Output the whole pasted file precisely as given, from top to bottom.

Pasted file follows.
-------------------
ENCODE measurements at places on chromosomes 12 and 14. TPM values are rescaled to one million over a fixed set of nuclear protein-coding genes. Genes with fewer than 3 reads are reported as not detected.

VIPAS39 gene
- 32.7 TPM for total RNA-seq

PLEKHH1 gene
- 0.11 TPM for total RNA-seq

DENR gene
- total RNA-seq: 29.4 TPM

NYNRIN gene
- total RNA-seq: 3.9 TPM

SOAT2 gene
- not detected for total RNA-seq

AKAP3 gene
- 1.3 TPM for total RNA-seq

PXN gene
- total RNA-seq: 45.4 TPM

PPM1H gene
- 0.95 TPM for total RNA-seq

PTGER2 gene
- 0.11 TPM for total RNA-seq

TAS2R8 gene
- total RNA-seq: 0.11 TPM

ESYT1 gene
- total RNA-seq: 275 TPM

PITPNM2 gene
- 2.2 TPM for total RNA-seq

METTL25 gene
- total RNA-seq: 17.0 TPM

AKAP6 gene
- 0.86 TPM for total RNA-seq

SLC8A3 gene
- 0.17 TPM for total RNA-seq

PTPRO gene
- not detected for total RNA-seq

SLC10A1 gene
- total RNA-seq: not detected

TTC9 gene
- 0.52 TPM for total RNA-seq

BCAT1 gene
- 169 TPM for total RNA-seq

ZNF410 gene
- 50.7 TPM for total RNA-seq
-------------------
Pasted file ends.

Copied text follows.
ENCODE measurements at places on chromosomes 12 and 14. TPM values are rescaled to one million over a fixed set of nuclear protein-coding genes. Genes with fewer than 3 reads are reported as not detected.

VIPAS39 gene
- 32.7 TPM for total RNA-seq

PLEKHH1 gene
- 0.11 TPM for total RNA-seq

DENR gene
- total RNA-seq: 29.4 TPM

NYNRIN gene
- total RNA-seq: 3.9 TPM

SOAT2 gene
- not detected for total RNA-seq

AKAP3 gene
- 1.3 TPM for total RNA-seq

PXN gene
- total RNA-seq: 45.4 TPM

PPM1H gene
- 0.95 TPM for total RNA-seq

PTGER2 gene
- 0.11 TPM for total RNA-seq

TAS2R8 gene
- total RNA-seq: 0.11 TPM

ESYT1 gene
- total RNA-seq: 275 TPM

PITPNM2 gene
- 2.2 TPM for total RNA-seq

METTL25 gene
- total RNA-seq: 17.0 TPM

AKAP6 gene
- 0.86 TPM for total RNA-seq

SLC8A3 gene
- 0.17 TPM for total RNA-seq

PTPRO gene
- not detected for total RNA-seq

SLC10A1 gene
- total RNA-seq: not detected

TTC9 gene
- 0.52 TPM for total RNA-seq

BCAT1 gene
- 169 TPM for total RNA-seq

ZNF410 gene
- 50.7 TPM for total RNA-seq